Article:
Understanding your responsibilities

As a health provider registered with us, you have certain responsibilities when providing treatment. This includes treating our clients, privacy, rehabilitation and clinical records. 

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    Your responsibilities

    Video transcript for Your responsibilities


    Screen shows Your responsibilities. Clock shows watch time of 3 minutes 31 seconds.

    Screen changes and text displays Dr John Robson Chief Clinical Officer

    John is sitting in a chair facing the camera. A pot plant, water jug, cup of water and pen and notepad sit in a small table beside him.


    Dr John Robson: At ACC, we want injured people to receive the appropriate care and treatment for their needs, but we can't do it without you. Here are a few things to know about our expectations now that you’ve joined us.


    Screen shows Understanding ACC. Clock shows watch time of 14 seconds

    Screen cuts back to John in the chair.


    One of the most important parts of ensuring everyone gets the support they need is to first make sure we all understand our roles and responsibilities. And we want you to have an appropriate understanding of ACC and how we will be working together.


    Screen shows What are my responsibilities? Clock shows watch time of 42 seconds

    Screen cuts back to John in the chair


    When you’re providing treatment to injured people on our behalf, you have some key responsibilities. Act in keeping with your professional body standards and the ACC legislation. Follow our policies and procedures. Maintain appropriate professional clinical records. Provide us with reports and patient notes as requested. Invoice us appropriately, transparently, and on time. Ensure the quality of your treatment. And represent us fairly. Ultimately, it’s all about acting with professionalism, transparency and integrity.


    Screen shows How can I make sure I fulfil my responsibilities? Clock shows watch time of 27 seconds

    Screen changes to show Get to know our Working Together handbook

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    A good place to start is our Working Together handbook, which you can find on our website. If you’re working under Cost of Treatment Regulations, this will be your guide to understanding our expectations and your responsibilities. Being familiar with it will help ensure your patients receive treatment that helps them to return to work and everyday life as safely and quickly as possible.


    Screen shows Understand your contract. Clock shows watch time of 18 seconds

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    If you’ve signed up to one of our contracts, make sure you’re familiar with your relevant Service Schedule and Operational Guidelines. These are updated with changes in regular cycles, but we’ll let you know ahead of time when this is happening.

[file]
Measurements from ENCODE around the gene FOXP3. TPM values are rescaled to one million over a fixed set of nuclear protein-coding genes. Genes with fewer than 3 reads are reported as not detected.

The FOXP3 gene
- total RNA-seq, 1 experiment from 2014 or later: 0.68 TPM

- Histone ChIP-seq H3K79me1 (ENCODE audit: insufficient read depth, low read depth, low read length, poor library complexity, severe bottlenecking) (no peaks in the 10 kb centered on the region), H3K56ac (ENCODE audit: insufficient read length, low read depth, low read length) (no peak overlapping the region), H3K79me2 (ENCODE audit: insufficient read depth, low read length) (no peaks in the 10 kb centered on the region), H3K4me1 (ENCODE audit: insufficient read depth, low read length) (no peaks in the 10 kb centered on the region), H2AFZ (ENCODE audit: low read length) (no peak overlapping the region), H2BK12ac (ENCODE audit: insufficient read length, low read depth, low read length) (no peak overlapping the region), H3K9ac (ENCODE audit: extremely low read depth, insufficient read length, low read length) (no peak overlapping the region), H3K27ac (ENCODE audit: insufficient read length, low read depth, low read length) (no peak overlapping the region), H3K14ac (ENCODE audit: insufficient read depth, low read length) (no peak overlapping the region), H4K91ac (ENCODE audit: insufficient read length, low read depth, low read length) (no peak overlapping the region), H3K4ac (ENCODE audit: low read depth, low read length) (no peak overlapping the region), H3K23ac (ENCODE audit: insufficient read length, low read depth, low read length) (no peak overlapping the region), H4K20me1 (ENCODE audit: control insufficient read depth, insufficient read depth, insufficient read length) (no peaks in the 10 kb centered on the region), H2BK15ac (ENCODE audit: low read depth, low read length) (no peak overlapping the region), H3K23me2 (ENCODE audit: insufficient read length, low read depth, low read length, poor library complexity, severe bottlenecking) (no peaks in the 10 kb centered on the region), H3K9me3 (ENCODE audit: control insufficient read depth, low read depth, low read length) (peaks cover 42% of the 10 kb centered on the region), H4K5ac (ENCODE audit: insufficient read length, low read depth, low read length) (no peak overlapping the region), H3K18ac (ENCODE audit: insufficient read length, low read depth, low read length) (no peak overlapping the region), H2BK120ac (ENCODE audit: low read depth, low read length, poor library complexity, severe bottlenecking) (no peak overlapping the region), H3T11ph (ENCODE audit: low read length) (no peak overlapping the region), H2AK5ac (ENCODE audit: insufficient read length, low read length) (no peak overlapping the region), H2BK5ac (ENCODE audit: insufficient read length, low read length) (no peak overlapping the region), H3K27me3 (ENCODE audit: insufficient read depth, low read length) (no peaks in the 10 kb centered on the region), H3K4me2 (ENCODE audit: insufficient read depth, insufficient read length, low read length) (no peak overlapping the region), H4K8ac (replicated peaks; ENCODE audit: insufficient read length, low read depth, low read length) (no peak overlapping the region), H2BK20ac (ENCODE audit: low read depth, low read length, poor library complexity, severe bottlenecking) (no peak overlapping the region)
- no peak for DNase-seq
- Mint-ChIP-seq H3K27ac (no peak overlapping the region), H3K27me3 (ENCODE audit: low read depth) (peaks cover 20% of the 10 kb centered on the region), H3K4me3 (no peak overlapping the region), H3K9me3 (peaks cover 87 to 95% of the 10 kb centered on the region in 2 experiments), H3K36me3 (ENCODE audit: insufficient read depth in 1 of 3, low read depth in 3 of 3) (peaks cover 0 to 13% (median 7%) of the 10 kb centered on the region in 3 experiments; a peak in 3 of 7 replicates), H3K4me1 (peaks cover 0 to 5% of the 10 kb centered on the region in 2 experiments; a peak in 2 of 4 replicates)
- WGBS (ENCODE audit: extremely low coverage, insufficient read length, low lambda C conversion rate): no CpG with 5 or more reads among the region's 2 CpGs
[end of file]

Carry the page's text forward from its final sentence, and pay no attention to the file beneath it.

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    It is important that you read and understand our Position Statements on key issues such as treating your friends and family, providing treatment in a sports setting, same day allied health treatment, and treatment by allied health students.


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    And finally, Aotearoa New Zealand has a diverse population and that’s also reflected in the people we support. We want you to deliver your services in a culturally competent manner. This recognises the needs of Māori by understanding, respecting, and delivering services in line with the key principles and frameworks in the New Zealand Māori Health Strategy, He Korowai Oranga. Our cultural safety and competency guidelines will also help you to improve access and deliver appropriate advice, care, and treatment. Being clear on these important issues from the start means we can focus on our shared goals of improving lives, every day.


    Screen shows Chapter three Your responsibilities are to

    Screen rolls through four statements: Act with professionalism, accuracy, integrity. Be familiar with our Working Together handbook. Understand our Position Statements. Be culturally competent.

    Screen changes to show For more information and resources visit acc.co.nz/health-providers.

    Screen changes again to show the ACC logo and tagline He Kaupare. He Manaaki. He Whakaora. Prevention. Care. Recovery.

    As a health provider registered with us and providing treatment to our clients, your responsibilities are to:

    • act in keeping with professional standards and our legislation
    • follow our policies and procedures when treating our clients
    • maintain appropriate professional clinical records
    • provide us with reports and patient notes as requested
    • invoice us appropriately, honestly, and on time
    • ensure quality of treatment
    • represent us fairly.

    Providers working under contract must be familiar and comply with their contract schedule, our standard terms and conditions, and if applicable, their operational guidelines.